Peak Monthly Inflation In 1945 Hungary: 12,950,000,000,000,000% And Other Hyprinflationary Facts

Tyler Durden's picture

For some reason, whenever people want to make a historical example of a hyperinflationary period, they always bring up the Weimar Republic, aka Germany in 1920-1923. Yet with a highest monthly inflation of just under 30,000%, Weimar was a true walk in the park compared to the 309,000,000% monthly inflation in 1992-1994 Serbia, but especially to the 12,950,000,000,000,000% inflation that Hungarians had to deal with in the aftermath of WWII. For these and more  comparative examples of hyperinflation, particularly relevant now that the entire world is rumored (for now) to be getting ready to print, see below.

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Big Beta Bill's picture

Chile is not on this list but they dealt with hyper inflation in the 1970's and reformed their economy.  Now they have really low debt to GDP.  Healthy trade, healthy interest rate environment and high standard of living.  Growing middle class.  Do you zh sky is falling precious metal loving rally chasing doubters think there is only one result of price discovery?  The market in Europe is working.  It is solving problems.  Thats what it does.  The precious metals trade will end in tears.

aerojet's picture

I hate to tell you this, but buying gold and silver was too obvious.  The slimeballs are going to pick your bones clean at a time of their choosing.

akak's picture

I can hold onto my gold and silver longer than our corrupt and irrational government can remain insolvent (and functioning).

prole's picture

Yeah take that John Maynard Dickhead!

BTW Sheople, Big Beta Bill is right on this one. The "precious metals trade" has been golden for four thousand years it's true, but this time it's different and you will all weep bitter tears. Yes it is true that gold has outlasted a thousand corrupt governments and fiat currency ponzi schemes, but this time is different, and the sound money policies of Mr. Bernanke will save us all. Trust in government!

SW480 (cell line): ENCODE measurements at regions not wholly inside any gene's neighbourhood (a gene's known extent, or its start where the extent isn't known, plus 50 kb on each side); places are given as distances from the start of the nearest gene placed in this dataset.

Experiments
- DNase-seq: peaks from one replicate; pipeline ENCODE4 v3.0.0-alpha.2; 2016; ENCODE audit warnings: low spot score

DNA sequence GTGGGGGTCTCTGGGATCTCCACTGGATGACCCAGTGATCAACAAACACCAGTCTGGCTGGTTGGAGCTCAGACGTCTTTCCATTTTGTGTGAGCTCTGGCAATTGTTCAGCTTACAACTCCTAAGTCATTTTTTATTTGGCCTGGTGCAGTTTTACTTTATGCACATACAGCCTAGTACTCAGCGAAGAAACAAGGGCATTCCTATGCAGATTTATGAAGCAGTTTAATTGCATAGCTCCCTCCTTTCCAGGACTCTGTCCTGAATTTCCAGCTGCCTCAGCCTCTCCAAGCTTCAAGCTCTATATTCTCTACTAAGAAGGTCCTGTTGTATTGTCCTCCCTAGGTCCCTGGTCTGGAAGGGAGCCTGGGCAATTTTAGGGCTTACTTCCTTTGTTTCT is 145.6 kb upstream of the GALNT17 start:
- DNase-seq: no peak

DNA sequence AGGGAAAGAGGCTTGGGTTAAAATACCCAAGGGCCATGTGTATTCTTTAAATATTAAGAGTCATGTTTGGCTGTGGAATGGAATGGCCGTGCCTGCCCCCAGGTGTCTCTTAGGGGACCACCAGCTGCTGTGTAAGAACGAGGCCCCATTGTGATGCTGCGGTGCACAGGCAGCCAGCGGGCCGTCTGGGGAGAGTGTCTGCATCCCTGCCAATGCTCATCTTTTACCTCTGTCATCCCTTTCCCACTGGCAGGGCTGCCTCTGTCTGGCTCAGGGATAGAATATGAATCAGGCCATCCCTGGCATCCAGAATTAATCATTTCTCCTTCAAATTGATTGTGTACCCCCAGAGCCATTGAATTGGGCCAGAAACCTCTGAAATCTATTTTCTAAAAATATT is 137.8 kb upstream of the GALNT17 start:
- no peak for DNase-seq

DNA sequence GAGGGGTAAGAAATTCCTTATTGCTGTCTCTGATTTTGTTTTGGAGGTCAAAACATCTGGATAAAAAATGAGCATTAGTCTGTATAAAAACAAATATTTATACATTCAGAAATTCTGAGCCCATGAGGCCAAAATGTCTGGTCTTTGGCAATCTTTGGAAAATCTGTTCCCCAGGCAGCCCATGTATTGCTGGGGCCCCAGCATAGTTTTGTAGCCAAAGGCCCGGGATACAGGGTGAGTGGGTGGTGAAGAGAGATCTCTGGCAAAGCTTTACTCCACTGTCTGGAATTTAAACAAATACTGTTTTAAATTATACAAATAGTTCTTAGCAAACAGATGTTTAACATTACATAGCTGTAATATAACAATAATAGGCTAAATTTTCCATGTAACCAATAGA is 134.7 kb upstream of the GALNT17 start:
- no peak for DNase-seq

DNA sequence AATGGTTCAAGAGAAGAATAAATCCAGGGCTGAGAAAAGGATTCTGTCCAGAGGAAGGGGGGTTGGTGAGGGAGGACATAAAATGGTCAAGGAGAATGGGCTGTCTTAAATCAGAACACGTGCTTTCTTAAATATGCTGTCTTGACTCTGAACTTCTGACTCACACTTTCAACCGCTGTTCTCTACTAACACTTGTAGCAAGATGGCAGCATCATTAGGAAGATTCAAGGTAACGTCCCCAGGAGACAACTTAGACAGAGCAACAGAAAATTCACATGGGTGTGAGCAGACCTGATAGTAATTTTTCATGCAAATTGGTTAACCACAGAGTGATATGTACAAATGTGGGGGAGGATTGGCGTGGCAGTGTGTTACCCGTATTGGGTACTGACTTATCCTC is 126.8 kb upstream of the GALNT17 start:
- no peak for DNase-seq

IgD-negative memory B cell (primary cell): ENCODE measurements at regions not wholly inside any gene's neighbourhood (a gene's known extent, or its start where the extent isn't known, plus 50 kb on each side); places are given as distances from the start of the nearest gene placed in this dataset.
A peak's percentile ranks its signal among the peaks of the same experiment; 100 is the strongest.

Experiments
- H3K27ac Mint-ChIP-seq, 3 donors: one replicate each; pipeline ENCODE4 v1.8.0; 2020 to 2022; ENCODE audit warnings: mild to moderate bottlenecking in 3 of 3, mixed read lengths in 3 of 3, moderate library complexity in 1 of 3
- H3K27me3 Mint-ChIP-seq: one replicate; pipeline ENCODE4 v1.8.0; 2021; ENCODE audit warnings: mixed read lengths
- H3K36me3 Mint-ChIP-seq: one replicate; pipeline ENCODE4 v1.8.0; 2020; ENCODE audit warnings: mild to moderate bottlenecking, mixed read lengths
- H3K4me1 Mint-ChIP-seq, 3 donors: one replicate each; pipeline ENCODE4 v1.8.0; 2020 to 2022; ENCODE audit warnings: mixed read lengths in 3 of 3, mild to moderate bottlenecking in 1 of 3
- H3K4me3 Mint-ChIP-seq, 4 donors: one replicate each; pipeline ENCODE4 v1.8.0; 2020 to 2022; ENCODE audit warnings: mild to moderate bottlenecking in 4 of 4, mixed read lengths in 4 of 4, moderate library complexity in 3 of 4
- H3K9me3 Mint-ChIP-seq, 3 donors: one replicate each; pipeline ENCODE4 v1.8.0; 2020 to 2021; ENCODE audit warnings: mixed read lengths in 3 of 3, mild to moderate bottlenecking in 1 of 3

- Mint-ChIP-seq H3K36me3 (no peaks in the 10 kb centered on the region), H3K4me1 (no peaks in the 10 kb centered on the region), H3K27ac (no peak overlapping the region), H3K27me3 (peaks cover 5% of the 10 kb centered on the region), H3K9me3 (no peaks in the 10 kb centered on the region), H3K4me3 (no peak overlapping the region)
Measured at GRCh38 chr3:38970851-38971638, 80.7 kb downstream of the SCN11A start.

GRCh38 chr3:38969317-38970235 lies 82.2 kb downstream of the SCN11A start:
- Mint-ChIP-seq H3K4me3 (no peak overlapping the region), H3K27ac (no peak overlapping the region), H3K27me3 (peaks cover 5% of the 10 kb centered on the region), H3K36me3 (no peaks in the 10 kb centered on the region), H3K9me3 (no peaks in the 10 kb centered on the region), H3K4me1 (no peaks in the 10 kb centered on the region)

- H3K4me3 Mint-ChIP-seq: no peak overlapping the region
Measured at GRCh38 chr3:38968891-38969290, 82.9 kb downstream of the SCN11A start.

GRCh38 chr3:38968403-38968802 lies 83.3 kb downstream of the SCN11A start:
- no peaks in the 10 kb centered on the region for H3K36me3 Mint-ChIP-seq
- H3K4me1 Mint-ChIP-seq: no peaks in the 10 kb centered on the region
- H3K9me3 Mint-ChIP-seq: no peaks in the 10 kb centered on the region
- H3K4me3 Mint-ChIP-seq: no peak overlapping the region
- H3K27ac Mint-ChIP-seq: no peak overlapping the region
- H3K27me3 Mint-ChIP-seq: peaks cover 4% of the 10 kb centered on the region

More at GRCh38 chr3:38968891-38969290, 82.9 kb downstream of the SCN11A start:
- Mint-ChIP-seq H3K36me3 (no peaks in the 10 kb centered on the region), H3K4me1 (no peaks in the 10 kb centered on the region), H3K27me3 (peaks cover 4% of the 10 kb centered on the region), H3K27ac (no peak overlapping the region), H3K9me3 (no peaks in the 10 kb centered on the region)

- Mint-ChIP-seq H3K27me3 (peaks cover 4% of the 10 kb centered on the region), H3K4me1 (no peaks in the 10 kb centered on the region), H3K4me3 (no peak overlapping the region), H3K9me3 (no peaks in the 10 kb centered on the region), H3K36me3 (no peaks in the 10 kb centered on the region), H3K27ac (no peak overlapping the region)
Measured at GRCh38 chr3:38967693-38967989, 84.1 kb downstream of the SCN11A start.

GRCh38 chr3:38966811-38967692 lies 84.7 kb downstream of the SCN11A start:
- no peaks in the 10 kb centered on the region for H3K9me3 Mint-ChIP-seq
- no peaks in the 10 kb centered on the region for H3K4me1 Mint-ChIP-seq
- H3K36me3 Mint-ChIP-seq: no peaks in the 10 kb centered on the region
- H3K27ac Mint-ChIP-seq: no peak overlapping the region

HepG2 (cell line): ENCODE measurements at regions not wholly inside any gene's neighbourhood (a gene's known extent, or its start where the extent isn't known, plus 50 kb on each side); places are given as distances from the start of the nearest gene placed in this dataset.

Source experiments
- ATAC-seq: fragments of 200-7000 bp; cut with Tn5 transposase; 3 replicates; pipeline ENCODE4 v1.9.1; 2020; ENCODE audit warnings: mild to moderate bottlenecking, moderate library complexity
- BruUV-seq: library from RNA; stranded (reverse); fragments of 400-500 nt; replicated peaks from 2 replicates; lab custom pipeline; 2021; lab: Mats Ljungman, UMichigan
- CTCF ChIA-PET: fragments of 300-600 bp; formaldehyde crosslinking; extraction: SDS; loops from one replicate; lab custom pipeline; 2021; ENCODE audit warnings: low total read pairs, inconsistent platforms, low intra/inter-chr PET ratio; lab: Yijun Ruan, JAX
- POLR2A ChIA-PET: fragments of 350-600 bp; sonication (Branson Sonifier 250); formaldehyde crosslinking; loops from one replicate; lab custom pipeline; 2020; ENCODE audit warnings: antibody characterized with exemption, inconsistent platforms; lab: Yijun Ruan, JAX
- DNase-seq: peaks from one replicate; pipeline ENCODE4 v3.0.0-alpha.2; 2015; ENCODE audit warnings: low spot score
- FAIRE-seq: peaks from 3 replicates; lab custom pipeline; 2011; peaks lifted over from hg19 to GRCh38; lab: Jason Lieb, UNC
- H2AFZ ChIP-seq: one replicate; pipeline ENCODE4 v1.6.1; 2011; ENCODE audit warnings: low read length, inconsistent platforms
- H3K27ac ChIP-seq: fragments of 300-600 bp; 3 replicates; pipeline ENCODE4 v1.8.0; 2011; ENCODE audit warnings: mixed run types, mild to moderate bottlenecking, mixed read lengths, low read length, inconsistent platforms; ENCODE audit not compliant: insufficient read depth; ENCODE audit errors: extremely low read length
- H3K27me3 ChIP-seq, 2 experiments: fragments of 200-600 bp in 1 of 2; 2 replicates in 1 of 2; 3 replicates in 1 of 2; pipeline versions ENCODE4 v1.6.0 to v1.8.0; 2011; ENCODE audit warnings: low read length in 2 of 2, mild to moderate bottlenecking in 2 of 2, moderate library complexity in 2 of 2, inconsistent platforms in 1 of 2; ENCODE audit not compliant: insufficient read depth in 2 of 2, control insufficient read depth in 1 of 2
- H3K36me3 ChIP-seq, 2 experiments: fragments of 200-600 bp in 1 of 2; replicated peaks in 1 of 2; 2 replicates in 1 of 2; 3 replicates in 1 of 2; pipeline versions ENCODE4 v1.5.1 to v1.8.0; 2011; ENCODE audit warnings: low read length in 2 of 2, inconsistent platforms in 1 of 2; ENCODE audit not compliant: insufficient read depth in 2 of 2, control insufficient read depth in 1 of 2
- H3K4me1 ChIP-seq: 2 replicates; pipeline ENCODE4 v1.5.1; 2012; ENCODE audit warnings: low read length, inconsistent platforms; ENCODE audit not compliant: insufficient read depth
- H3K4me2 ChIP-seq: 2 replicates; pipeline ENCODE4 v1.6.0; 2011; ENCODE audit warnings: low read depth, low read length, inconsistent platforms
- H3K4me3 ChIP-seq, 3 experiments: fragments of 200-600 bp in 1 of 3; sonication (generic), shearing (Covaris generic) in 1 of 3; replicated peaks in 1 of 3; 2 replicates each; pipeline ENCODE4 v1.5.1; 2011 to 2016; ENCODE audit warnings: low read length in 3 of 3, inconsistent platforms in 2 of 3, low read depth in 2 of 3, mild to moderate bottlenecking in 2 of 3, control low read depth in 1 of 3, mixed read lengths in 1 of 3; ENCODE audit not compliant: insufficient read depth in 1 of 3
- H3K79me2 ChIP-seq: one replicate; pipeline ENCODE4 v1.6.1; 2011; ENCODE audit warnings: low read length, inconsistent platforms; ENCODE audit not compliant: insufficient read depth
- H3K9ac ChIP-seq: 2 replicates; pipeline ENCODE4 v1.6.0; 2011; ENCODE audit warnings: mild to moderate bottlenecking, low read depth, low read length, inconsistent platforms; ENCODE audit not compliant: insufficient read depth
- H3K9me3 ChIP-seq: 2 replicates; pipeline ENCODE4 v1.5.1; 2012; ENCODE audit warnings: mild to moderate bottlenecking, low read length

HungrySeagull's picture

COG is one thing you forgot Dear Akak.

I stack therefore I am.

Think for yourself's picture

Continuity of Government. Plans by the parasite to survive against all conceivable odds, including of course the host waking up and trying to shake it off.

walküre's picture

The slimeballs are stashing themselves. What else is there to buy with all that free cash they've been getting for the last years.

FeralSerf's picture

Except for politicians, real productive infrastructure and land is about the only other thing to buy if you can really own it.

Harbanger's picture

Yep.  And the reason it needs to be "productive" is because they will tax you while you own it, not just when you decide to sell it.

junkyardjack's picture

A lot of the commenters on the site appear to be hoping for a complete system collapse and some sort of Mad Max end game for the developed nations.  As soon as you mention the word trade you can expect to get dumped because Gold isn't a trade its the only way of life apparently. I'll keep trading for "fiat", the system has been around for a while and will continue.   What's funny is that if you read any old books on trading you hear the exact same arguments being made and the system continued.  In the 80s people were talking about the end of the markets because of programmed trading as well and yet we had the 90s bull market.  I still like the site for the more radical end of the spectrum views but you have to balance it with other news as well obviously or you'll miss a lot

SgtShaftoe's picture

Something wicked this way comes... There's just no getting around it.  Just read Reinhart and Rogoff's "This time is different".  The question remains, exactly what?  Hyperinflation, Collapse, or can they fly through the eye of the needle with financial repression?  I don't know.  Based on historical data from the above book, every time a country gets to the point that the US, and most of Europe are in, it ends in default, devaluation, or hyperinflation. 


"Choose the Destructor!"

CommunityStandard's picture

I was just about to suggest Reinhart & Rogoff.  +1

While I do agree that the commenters glorify the Mad Max dystopia which probably won't happen, life did suck a lot during the periods of default / hyperinflation.  Whole decades are discussed in a few short paragraphs in the book, and it's easy to forget that we'll have to live through it too.